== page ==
Risk Of Irrigation Water On The Road

Published online: Nov 06, 2023 Articles Lyndon Kelley and Younsuk Dong, Michigan State University Extension
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The risk of irrigation water on the road takes several forms. The major concern is the injury or loss of human life due to losing control of a vehicle when encountering the splash of water or hydroplaning on pools of water on the road.

Over the past decade, several of these accidents have happened with irrigation water as a contributing factor in both Michigan and Indiana.

Other risks are the potential loss of liability insurance coverage for the farm and potential lawsuits by victims in situations where irrigation contributed to accidents. The best source of information on your farm’s insurance coverage in case of water on the road liability is the agent that services your policy.

Another often overlooked risk is the loss of good faith in the agriculture community. Many neighbors view watering the road as a disregard for the general safety of the community and a waste of water resources. Even though the total volume of water that hits the road in any situation compared to what is applied to the field is minute, water on the road issues come up often in the greater discussion of water registration and limitations. For many people, farmers who spray the road are an indication that producers just do not value the water resource.

A factor on both the liability and your community's view of irrigation may depend on the frequency that water on the road issues occur. A single event for a few minutes while you're making repairs often go unnoticed or forgotten, but chronic watering at the road becomes coffee shop talk and quickly it's assumed that all irrigators do it.

Irrigation water on the road issues also have the risk of stimulating legislation to make it a punishable offense. As of 2023, there is no specific state law that regulates irrigation water on the road in either Indiana or Michigan. Both states have wordage in their water conservation practice documents signed by large or significant-sized water users as part of their registration and water use reporting requirement, condemning off-target applications. Adding fertilizer or pesticides to irrigation water (chemigation) makes the application a punishable offense under either Michigan or Indiana’s fertilizer and pesticide requirements.

Michigan's Generally Accepted Agricultural and Management Practices for Irrigation Water Use document contains the following statement: “Operate sprinkler systems to minimize drift and off-target application. Systems should be both designed and managed to avoid off-target application of water. Observe the system at start up to minimize drift or direct spraying of water over roads, adjacent property, or structures due to system placement or high winds. Observe end guns at start up to ensure they are operating as designed to avoid over- or under-application of water.” Violation of the statement can result in a farm losing the nuisance liability protection granted by the state through the Michigan Right to Farm Act (Act 93 of 1981, as amended).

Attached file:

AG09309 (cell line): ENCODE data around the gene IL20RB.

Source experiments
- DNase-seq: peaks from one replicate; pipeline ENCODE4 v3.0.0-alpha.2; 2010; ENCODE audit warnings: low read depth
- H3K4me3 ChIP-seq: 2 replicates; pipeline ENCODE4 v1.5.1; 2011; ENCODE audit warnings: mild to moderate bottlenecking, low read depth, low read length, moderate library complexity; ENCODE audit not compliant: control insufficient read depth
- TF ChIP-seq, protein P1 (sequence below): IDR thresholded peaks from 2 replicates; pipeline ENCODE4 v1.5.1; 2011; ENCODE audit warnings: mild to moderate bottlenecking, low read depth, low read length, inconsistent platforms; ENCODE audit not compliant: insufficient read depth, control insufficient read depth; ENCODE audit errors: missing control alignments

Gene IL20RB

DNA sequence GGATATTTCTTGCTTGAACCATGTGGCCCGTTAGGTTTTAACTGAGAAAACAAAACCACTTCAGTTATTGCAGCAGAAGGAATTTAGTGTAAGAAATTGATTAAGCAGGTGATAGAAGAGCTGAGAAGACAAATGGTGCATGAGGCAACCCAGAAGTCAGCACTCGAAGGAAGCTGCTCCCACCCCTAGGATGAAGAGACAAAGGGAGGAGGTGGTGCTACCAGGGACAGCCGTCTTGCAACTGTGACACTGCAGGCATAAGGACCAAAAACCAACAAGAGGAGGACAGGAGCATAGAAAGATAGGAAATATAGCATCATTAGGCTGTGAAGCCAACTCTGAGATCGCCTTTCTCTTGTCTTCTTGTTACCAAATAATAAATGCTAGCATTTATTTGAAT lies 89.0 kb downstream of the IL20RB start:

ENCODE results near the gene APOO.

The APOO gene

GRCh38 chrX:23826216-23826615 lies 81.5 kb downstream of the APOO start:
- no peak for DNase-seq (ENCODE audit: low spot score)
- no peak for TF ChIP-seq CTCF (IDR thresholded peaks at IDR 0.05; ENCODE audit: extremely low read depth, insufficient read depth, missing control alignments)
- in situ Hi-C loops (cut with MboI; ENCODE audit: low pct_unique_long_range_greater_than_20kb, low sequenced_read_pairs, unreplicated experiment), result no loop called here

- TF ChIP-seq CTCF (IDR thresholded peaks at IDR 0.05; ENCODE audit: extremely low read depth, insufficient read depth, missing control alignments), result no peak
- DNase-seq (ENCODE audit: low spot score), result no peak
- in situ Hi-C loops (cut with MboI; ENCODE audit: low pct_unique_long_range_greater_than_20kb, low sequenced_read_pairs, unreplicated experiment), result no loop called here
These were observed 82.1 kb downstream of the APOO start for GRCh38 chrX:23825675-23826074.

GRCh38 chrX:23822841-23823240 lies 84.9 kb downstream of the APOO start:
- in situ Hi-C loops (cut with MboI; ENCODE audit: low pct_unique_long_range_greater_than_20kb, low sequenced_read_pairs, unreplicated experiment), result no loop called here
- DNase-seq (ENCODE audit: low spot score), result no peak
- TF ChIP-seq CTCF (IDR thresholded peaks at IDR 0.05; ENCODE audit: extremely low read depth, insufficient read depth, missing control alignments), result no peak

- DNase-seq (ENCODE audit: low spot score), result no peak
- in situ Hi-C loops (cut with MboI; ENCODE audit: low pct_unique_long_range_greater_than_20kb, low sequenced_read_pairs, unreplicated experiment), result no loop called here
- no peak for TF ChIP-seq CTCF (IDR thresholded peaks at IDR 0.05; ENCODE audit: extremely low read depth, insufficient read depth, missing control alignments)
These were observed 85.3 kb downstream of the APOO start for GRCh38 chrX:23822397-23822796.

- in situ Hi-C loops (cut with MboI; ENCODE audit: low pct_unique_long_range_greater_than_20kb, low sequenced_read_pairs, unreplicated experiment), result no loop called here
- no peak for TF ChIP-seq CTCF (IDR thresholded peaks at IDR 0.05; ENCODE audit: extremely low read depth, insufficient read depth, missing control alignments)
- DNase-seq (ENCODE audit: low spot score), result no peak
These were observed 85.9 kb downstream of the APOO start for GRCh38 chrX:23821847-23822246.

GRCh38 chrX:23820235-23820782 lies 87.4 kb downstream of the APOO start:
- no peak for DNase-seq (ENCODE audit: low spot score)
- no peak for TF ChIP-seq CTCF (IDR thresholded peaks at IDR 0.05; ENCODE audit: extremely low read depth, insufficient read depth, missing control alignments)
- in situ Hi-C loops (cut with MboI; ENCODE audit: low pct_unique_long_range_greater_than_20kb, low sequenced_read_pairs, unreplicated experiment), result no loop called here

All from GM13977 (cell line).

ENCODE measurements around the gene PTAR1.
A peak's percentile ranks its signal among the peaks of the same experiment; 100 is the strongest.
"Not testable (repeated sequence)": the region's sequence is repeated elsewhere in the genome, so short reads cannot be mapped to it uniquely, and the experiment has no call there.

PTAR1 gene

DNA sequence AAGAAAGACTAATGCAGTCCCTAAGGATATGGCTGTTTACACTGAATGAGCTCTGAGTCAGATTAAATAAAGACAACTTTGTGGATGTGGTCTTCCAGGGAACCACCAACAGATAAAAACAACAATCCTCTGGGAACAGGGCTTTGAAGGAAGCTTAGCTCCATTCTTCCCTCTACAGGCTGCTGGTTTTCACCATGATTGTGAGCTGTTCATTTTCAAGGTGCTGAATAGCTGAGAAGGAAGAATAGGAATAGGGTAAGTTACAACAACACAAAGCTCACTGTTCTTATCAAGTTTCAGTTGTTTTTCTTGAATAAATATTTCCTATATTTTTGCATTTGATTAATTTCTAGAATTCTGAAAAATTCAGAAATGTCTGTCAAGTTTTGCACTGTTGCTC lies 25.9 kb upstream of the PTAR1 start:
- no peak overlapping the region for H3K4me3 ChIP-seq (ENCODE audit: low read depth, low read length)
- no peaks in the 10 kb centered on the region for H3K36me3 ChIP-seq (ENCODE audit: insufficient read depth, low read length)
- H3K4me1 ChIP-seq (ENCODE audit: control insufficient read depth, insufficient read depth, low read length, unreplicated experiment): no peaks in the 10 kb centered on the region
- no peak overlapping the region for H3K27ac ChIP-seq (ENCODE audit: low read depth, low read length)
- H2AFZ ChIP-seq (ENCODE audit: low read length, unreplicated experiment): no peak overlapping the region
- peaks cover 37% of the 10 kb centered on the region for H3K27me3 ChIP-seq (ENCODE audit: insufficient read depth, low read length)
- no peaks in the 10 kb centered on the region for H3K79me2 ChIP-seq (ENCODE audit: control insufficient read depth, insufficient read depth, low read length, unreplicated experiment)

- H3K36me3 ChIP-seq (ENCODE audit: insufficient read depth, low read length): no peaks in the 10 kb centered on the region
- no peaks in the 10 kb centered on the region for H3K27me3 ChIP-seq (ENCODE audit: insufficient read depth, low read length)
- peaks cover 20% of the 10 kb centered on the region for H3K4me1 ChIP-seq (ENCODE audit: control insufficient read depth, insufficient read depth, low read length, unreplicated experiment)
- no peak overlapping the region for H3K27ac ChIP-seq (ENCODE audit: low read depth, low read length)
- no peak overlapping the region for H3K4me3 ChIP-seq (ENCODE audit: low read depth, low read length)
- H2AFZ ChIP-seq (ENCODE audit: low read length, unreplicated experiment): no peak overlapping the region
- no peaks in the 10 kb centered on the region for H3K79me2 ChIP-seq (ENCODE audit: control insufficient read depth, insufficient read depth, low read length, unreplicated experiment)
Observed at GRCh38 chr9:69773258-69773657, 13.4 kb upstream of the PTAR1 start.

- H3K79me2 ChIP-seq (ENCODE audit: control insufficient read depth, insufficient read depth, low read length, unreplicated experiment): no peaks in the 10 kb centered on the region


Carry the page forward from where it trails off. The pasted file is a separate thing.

The most common offending piece of equipment is the center pivot irrigation end gun. With 100 to 150 gallons per minute at 80 to 120 pounds pressure, it drops a fair amount of water very fast. End guns are controlled by an electric switch at the center point which may be actuated by mechanical means or preprogrammed electronic system. Many electronic control systems use GPS to control the center pivot. The combination of GPS and electronic controls are more precise than mechanical controls and allows the operator to monitor the status of the end gun control valve.

Less common and of less concern is water from sprinklers that hit the road. Sprinklers are mounted on or below the main line pipe and often throw water 30 to 40 feet. Sprinkler impact on vehicles on the road is much less than the end guns because typically only the last few sprinklers are near the road. This typically happens when the system is positioned perpendicular to the road, limiting the wetted area of the road to only a small portion of the circle. Some center pivot systems are configured to run only a half circle and will start their run on the edge of the field with only small portions of each sprinkler’s wetted area hitting the road.

Big gun (also known as traveler) irrigation is a small percentage of the land base irrigated, but the potential risk of watering the road still exists. Big guns will often operate at 400 to 550 gallons per minute, dropping a lot of water very quickly. Big guns are often associated with travelers and are less automated than center pivots, relying on proper setup by the producer for each use to avoid off-target applications. Some roadside applications by stationary big guns are done to fill in dry corners missed by the center pivot. These installations are more permanent and less likely to be a common hazard to the road.

Mist from irrigation water applications may cause unexpected wet roadways but less potential risk to vehicles than direct water from the irrigation system. Wind is the major driver of mist from irrigation and can be hard to predict when it will happen.

This article was published by Michigan State University Extension. For more information, visit https://extension.msu.edu.

(Lyndon Kelley is with Michigan State University Extension and Younsuk Dong with the Michigan State University Department of Biosystems and Agricultural Engineering.)